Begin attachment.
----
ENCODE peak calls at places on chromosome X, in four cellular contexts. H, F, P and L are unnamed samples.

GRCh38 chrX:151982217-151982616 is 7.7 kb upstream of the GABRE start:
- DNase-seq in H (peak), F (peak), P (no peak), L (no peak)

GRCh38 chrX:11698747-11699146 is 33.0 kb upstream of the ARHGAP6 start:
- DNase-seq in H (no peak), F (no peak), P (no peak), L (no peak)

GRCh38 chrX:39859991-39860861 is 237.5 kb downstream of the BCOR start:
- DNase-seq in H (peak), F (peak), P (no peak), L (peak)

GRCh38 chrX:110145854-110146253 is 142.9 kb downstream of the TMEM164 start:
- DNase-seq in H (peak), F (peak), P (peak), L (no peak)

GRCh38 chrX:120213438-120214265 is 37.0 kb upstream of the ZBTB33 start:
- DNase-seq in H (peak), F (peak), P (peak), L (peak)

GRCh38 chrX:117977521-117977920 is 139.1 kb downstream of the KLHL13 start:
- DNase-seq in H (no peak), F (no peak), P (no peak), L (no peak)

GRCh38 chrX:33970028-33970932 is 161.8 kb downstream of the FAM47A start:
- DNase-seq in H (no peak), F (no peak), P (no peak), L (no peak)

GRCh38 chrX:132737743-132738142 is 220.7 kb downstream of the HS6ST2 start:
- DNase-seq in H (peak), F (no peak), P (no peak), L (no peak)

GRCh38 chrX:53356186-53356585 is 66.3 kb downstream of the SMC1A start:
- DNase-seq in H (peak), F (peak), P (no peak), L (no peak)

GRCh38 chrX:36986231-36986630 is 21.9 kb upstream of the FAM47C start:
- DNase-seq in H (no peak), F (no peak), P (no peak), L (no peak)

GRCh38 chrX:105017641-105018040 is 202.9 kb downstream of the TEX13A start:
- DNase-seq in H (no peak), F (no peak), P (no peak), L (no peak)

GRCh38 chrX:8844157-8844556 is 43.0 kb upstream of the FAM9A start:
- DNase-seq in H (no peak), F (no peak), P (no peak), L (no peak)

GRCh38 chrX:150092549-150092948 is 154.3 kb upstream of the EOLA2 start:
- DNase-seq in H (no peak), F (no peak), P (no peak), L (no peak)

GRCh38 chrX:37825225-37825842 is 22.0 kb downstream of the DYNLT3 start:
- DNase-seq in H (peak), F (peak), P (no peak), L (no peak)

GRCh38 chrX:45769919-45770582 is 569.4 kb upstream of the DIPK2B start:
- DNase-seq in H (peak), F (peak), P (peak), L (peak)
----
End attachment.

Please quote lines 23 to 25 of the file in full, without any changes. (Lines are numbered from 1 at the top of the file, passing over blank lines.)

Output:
- DNase-seq in H (no peak), F (no peak), P (no peak), L (no peak)

GRCh38 chrX:8844157-8844556 is 43.0 kb upstream of the FAM9A start:
- DNase-seq in H (no peak), F (no peak), P (no peak), L (no peak)